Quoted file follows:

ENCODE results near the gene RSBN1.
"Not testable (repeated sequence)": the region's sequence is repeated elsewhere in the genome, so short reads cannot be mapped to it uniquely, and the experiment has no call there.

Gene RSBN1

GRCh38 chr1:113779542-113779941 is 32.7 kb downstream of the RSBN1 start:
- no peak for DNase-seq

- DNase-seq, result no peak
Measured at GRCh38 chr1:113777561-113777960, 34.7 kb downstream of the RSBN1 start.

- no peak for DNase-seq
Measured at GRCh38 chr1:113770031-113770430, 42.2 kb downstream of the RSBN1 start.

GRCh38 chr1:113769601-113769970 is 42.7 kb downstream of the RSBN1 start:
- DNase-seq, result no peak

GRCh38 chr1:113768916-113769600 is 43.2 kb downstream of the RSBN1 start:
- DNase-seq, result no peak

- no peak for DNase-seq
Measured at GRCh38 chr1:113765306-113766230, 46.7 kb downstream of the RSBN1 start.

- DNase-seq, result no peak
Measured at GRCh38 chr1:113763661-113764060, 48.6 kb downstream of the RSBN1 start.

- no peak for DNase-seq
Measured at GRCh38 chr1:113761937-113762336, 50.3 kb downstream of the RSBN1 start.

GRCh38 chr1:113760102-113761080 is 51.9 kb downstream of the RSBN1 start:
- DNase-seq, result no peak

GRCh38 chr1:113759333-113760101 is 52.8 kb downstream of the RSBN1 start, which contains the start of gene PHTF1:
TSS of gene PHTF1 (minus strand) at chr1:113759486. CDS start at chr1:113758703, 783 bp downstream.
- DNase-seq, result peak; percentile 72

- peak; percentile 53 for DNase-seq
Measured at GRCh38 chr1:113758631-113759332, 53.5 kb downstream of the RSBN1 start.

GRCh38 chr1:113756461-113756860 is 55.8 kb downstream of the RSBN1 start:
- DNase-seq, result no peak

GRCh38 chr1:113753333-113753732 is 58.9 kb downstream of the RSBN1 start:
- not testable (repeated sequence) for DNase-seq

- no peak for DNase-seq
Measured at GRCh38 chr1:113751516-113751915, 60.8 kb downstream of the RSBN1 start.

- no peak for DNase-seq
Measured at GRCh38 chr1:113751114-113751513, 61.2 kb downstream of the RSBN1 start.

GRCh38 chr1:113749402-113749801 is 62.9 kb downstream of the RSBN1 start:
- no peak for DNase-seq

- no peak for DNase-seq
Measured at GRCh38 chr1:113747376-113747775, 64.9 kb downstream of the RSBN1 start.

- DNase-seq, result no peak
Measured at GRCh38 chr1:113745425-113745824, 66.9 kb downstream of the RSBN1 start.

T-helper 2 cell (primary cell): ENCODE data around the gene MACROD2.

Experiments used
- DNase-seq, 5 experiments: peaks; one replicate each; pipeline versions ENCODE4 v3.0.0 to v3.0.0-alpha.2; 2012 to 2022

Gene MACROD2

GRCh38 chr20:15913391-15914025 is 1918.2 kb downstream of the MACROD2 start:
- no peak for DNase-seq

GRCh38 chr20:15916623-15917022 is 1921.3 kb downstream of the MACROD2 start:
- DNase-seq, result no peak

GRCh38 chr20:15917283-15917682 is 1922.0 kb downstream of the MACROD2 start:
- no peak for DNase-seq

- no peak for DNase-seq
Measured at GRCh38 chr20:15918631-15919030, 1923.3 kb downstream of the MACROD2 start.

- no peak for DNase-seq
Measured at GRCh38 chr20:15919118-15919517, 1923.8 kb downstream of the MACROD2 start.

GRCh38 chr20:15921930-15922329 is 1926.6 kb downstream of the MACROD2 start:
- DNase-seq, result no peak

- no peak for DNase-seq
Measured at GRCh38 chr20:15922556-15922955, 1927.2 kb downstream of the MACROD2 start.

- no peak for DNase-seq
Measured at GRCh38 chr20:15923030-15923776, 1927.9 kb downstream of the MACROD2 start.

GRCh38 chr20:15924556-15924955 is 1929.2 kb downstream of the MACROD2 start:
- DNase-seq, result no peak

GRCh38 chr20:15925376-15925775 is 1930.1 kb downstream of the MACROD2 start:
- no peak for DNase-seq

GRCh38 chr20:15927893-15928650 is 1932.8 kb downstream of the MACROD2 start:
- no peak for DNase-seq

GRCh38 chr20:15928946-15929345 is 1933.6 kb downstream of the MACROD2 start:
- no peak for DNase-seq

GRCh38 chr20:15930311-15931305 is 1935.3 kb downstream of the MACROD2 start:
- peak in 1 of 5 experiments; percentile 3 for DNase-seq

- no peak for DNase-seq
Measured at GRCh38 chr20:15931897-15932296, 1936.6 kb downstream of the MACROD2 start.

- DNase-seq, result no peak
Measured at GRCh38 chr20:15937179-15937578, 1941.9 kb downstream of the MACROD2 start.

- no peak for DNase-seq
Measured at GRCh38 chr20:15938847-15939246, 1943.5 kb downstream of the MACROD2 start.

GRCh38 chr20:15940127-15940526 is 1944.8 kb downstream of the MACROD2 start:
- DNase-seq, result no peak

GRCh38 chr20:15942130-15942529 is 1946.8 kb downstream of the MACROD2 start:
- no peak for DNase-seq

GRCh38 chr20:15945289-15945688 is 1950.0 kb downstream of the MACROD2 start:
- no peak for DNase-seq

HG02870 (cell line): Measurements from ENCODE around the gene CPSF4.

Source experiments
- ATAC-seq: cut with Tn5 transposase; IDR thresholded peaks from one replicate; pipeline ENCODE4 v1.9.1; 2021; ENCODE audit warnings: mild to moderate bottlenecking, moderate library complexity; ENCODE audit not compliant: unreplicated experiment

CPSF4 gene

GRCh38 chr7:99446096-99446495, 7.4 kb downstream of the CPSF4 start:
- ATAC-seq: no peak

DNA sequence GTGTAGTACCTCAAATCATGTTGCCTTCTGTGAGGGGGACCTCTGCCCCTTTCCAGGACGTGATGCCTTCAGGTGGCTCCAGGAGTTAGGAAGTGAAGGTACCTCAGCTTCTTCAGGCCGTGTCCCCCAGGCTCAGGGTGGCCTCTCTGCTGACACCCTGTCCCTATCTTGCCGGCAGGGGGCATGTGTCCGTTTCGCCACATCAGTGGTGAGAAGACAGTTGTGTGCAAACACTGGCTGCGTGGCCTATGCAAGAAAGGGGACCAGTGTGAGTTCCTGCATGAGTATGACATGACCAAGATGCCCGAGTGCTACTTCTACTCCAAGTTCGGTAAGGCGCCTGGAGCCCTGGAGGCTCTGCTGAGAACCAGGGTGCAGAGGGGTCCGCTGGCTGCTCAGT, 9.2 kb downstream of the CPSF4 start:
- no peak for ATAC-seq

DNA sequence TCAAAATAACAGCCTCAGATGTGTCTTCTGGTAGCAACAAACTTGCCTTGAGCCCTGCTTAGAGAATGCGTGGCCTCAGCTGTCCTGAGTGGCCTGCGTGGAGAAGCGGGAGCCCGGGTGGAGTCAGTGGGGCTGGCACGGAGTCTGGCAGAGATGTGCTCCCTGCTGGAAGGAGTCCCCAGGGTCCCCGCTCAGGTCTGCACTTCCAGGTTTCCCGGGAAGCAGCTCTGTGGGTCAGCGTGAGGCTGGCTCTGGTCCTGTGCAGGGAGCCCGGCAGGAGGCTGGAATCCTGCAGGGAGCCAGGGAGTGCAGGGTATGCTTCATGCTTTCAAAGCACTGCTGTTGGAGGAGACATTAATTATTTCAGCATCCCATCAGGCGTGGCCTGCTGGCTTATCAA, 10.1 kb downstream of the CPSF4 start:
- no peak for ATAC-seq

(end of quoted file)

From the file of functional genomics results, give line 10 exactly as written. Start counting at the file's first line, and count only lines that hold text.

GRCh38 chr1:113769601-113769970 is 42.7 kb downstream of the RSBN1 start: